Detail of an image from the book 'Vietnamerica' by Gia-Bao Tran. (Gia-Bao Tran )
A Family's Journey
Villard: 179 pp., $30
Where does memory end and myth begin? GB Tran's graphic novel "Vietnamerica: A Family's Journey" occupies the messy middle ground of that question.
Born in 1976 in South Carolina, Tran was separated by time and geography from his family's Vietnamese roots His parents left Vietnam with their two older children three days before the fall of Saigon in 1975: Their American-born son is literally a man between cultures, with no experience of what his parents and siblings left behind. How does he reconcile this? How does he come to understand the present through the filter of the past? "Vietnamerica" seeks to trace that process. As Tran notes early in the book, quoting Confucius, "A man without history is a tree without roots."
The blending of comics with memoir dates to at least to the 1970s, when Harvey Pekar published his first "American Splendor" stories and Will Eisner produced "A Contract With God." In the decades since, some of the genre's most vivid touchstones have been its most personal ones: Art Spiegelman's "Maus," for example, which was awarded a Pulitzer Prize for its nuanced evocation of the Holocaust, and Marjane Satrapi's "Persepolis," with its portrait of life in Iran in the wake of the Islamic revolution.
"Vietnamerica" has similar intentions, shifting between the present day and the middle of the last century, moving among generations of family as it goes from Southeast Asia to the U.S. and back again. It's a kaleidoscopic approach, and like Spiegelman or Satrapi, Tran frames himself as a guide. He writes: "It was a bizarre coincidence, Mom's mom and Dad's dad, my last two surviving grandparents, dying within a few months of each other."
What complicates Tran's story is Vietnam, a country where resolution remains elusive to this day. Consider Tran's grandfather, a high-ranking Communist who abandoned his family for the revolution, only to see his wife take up with a French colonel. When the colonel is targeted for assassination, he intervenes. "With him dead," he argues, "who would help raise my children?" Here, Tran highlights the interconnectedness of even the most divided society. "Individuals pick sides," he tells us. "Families don't."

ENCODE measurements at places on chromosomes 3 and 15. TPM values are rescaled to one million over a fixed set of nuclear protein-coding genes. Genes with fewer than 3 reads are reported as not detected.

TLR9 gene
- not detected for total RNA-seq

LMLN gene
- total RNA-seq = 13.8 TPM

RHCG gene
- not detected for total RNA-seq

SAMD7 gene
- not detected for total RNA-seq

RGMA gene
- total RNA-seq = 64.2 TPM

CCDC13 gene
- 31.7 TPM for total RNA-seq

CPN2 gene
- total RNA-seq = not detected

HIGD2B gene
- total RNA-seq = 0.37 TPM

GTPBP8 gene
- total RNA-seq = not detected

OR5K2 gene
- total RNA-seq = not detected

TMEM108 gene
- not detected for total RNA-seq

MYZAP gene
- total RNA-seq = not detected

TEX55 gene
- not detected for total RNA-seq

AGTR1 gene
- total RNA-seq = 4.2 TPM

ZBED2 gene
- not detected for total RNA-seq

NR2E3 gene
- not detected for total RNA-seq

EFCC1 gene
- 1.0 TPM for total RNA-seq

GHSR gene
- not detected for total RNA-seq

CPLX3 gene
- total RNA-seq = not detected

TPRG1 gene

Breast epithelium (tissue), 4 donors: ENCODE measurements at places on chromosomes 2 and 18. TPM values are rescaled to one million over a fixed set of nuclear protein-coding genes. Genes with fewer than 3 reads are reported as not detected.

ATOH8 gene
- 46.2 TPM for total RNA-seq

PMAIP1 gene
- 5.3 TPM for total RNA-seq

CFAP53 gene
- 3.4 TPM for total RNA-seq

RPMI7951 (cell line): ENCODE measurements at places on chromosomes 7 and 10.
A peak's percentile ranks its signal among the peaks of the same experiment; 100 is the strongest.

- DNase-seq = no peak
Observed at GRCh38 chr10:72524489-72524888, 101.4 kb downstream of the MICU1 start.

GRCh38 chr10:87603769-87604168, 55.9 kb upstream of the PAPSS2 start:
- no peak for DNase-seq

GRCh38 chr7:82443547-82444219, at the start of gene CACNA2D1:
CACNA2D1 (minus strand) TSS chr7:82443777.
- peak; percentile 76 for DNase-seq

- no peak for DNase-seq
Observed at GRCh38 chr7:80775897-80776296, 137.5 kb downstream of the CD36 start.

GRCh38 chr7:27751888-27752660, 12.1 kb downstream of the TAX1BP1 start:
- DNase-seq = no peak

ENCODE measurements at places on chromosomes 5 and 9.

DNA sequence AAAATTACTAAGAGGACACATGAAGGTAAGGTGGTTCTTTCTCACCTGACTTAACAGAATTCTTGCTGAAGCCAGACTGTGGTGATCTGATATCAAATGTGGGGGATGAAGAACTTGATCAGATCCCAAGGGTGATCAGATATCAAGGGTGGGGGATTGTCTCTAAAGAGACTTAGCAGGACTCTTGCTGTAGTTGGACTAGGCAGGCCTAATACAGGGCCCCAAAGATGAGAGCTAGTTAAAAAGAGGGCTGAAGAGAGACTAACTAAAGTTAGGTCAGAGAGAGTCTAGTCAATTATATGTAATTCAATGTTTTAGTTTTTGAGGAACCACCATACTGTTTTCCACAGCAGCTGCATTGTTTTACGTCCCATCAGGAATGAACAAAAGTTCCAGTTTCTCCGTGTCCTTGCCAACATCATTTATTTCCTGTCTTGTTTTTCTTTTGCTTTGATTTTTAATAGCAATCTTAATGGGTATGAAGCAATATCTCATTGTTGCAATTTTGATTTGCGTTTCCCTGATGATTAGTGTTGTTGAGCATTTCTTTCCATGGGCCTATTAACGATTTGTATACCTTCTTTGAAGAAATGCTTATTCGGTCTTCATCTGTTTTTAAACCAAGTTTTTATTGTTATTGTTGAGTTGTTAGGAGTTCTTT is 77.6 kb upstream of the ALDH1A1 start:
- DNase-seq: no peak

There's something fundamentally hopeful about such a statement, with its assurance that blood is thicker than politics. As "Vietnamerica" progresses, however, the story gets muddied, for life is rarely so clear-cut. Part of the problem is that families make painful decisions all the time, and Tran's story shows this at almost every turn. "Mom and Dad fled Vietnam to keep the family together," he notes. "If they hadn't, Dad would have ended up in a labor camp, Mom denied work and forced to struggle in poverty, and my sisters and brother reduced to street beggars.… How do I know if I would have ever been born?"
Still, as necessary as it was, his parents' departure also split the family and separated them from their heritage. When Tran visited in 2006 for his grandmother's memorial service, it was the first time he'd met many of his relatives. "Sometimes doing what's right," he observes, "means leaving things behind."
That's true, of course, but it also points to a larger problem with "Vietnamerica." Tran simply is unable to achieve the reconciliation to which the book aspires. Like all personal narratives, his relies on reminiscence — but other people's more than his own. His life remains largely in the background, except when it intersects with the family's experience in Vietnam.
To hint at the fluidity of these recollections, he has constructed the book as a tapestry in which various story threads weave in and out of each other in a pastiche that intends to be as fluid as memory itself. Too often, though, people and situations are framed in sketches, a difficulty that extends to the book's visuals as well. Tran's drawing style is too broad, not specific enough, with few identifying details to make his characters truly come to life. This, coupled with the tendency of his anecdotes to bleed together, leaves us with a book that feels uncomfortably open-ended, neither specific enough for memory nor expansive enough for myth.
This, to be fair, may be unavoidable because of the double-edged sword of immigration. "My family's unwillingness to share the most basic facts," Tran admits, "was as much to blame as my decades of disinterest and insensitivity." And yet that is the challenge, the necessity, of personal history, to fill gaps of time and distance with imagination. Or as Tran puts it, citing an old Vietnamese proverb: "Our parents care for us as our teeth sharpen … so we care for them as theirs dull."